Objectives: Acupuncture or electroacupuncture (EA) has been applied for treating chemotherapy-induced emesis with limited success. The aims of this study were to investigate the anti-emetic effect of EA and to explore underlying anti-emetic mechanisms. Materials and Methods: Rats were chronically implanted with a pair of stainless steel leads at acupoint pericardium 6 (PC6). Effects of EA with different parameters on cisplatin-induced nausea were assessed by pica (intake of kaolin, a surrogate of nausea in species without vomiting reflex). C-fos expressions in the area postrema (AP) and nucleus tractus solitarii (NTS) were analyzed. Subdiaphragmatic vagotomy was used to study involvement of the vagal pathway. Results: 1) EA at 20 Hz/0.6 msec reduced kaolin intake in the first and second days after cisplatin injection compared with the sham-EA group (first day: 1.0 ± 0.2 vs. 1.9 ± 0.3 g, p = 0.017; second day: 0.4 ± 0.2 vs.1.1 ± 0.3 g, p = 0.010). However, EA at 10 Hz/1.2 msec was ineffective on both days. 2) Subdiaphragmatic vagotomy significantly reduced cisplatin-induced kaolin intake (1.1 ± 0.3 vs. 2.2 ± 0.3 g, p = 0.014) and also blocked the inhibitory effect of EA on kaolin intake in the first day. 3) Cisplatin significantly increased the expression of c-fos in the NTS and AP. Vagotomy greatly reduced c-fos expression in both NTS and AP. EA reduced the cisplatin-induced c-fos expression in the AP but not the NTS. Conclusions: EA at PC6 with appropriate parameters has an inhibitory effect on cisplatin-induced nausea. The anti-emetic effect of the EA is centrally medicated involving the AP via the vagal pathway as well as the potential effect on AP by reducing the release of hormones.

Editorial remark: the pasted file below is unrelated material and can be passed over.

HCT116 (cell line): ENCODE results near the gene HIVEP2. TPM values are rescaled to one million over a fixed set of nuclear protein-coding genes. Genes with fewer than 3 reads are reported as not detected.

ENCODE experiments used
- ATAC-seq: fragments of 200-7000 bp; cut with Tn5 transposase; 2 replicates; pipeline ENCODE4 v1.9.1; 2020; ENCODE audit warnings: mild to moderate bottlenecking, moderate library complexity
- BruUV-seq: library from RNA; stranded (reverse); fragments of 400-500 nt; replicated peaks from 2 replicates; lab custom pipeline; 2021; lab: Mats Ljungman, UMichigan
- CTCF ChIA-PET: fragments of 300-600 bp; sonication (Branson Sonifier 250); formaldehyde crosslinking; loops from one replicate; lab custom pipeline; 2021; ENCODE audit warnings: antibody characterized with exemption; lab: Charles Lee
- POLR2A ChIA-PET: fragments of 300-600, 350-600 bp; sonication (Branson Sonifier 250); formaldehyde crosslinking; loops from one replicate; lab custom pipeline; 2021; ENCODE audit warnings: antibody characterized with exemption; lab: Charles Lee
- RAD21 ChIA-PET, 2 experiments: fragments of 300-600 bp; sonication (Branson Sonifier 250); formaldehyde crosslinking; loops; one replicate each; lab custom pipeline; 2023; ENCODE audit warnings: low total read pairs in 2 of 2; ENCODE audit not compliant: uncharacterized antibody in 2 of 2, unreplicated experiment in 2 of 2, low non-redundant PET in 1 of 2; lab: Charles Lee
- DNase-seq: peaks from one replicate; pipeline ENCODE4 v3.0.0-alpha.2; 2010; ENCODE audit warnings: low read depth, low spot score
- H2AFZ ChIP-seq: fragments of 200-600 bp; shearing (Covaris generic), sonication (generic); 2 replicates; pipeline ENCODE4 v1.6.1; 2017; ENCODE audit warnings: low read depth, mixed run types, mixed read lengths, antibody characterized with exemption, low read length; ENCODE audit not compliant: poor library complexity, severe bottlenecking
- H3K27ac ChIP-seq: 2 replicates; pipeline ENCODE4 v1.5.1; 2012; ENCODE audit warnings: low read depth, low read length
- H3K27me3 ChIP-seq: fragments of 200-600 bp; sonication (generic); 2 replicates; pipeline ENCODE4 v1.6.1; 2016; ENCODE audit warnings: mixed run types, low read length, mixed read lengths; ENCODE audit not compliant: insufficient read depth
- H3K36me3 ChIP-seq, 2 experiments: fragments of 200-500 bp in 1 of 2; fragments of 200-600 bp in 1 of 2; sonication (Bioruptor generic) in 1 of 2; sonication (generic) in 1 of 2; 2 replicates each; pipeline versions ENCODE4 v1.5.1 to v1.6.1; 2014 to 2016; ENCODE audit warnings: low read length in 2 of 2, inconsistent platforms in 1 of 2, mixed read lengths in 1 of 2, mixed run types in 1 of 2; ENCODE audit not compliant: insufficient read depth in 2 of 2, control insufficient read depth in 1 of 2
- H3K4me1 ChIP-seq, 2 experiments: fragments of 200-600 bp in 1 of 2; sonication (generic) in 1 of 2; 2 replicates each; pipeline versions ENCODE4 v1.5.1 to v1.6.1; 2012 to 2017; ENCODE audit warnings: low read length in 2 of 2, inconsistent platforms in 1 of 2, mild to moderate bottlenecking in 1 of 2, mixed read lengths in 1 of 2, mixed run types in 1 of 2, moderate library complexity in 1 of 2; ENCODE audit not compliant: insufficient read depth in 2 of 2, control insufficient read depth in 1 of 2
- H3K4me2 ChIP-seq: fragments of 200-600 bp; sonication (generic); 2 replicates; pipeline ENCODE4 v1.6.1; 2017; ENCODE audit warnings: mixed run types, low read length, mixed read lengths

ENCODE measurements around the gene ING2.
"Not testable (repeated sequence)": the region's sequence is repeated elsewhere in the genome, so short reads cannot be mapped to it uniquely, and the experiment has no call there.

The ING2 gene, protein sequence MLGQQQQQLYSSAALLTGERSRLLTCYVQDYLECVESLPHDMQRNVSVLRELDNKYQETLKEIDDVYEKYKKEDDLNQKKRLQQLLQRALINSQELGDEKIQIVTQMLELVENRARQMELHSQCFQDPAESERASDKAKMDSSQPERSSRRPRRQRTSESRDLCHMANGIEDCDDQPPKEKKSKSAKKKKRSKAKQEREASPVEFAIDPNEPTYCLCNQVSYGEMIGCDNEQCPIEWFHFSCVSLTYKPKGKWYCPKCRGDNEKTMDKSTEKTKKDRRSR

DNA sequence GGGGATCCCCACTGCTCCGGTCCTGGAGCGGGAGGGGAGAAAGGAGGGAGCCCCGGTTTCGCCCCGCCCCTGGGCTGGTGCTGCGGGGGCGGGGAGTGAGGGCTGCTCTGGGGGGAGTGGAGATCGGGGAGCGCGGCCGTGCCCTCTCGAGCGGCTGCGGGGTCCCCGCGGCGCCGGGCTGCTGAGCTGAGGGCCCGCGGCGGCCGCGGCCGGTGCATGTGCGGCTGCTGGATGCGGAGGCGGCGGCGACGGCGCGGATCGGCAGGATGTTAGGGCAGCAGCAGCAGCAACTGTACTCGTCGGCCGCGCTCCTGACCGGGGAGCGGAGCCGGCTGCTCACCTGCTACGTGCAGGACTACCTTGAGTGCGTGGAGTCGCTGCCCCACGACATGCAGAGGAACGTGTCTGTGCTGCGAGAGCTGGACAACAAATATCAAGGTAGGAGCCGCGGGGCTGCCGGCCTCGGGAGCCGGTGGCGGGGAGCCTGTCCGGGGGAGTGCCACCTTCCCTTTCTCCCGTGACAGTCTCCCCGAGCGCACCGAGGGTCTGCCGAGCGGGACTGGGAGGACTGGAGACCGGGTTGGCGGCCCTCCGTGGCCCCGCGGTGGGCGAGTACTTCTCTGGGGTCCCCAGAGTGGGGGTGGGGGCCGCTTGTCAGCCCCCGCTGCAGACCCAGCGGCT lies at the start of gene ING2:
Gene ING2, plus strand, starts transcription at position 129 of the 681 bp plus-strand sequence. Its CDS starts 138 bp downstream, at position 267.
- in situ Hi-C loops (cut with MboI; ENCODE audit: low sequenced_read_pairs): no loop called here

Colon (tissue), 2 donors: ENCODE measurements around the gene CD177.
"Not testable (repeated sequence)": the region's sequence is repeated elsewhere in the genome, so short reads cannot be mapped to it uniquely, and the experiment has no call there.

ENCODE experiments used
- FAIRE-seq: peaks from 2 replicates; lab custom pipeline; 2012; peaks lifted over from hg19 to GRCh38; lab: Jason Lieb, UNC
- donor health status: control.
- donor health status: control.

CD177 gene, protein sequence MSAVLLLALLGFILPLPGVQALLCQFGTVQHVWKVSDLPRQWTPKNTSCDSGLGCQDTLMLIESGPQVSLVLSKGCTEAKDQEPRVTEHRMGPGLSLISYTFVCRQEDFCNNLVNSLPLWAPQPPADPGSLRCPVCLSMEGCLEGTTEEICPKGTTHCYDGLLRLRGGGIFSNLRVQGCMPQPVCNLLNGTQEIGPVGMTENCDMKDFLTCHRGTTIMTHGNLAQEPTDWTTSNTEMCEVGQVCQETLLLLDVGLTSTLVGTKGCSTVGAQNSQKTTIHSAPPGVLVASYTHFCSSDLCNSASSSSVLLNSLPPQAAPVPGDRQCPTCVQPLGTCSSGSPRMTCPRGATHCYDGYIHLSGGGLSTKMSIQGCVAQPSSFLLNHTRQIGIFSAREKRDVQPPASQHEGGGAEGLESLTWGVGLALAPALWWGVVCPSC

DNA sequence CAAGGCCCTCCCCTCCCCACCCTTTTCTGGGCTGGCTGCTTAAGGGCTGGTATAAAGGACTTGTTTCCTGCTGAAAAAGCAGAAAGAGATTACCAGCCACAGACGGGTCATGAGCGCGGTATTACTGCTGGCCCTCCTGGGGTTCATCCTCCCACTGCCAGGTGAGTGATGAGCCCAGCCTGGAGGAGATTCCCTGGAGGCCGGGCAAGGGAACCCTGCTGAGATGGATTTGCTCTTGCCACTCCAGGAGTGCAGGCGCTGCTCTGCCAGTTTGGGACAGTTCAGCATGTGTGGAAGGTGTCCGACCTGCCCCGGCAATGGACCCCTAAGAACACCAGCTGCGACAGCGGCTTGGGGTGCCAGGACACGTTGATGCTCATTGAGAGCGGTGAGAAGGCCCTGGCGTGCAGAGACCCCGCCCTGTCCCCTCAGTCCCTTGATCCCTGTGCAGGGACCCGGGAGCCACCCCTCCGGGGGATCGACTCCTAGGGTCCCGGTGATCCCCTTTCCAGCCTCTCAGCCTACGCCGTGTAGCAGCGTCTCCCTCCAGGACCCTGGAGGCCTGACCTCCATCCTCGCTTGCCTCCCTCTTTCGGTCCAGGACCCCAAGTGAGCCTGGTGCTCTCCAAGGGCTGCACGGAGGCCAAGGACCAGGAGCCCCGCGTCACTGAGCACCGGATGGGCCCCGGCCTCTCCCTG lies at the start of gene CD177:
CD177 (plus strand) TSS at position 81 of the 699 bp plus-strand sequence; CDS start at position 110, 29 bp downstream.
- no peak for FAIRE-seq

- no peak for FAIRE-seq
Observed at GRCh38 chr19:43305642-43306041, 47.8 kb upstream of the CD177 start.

- Area postrema
- chemotherapy-induced nausea and vomiting
ASJC Scopus subject areas
- Clinical Neurology
- Anesthesiology and Pain Medicine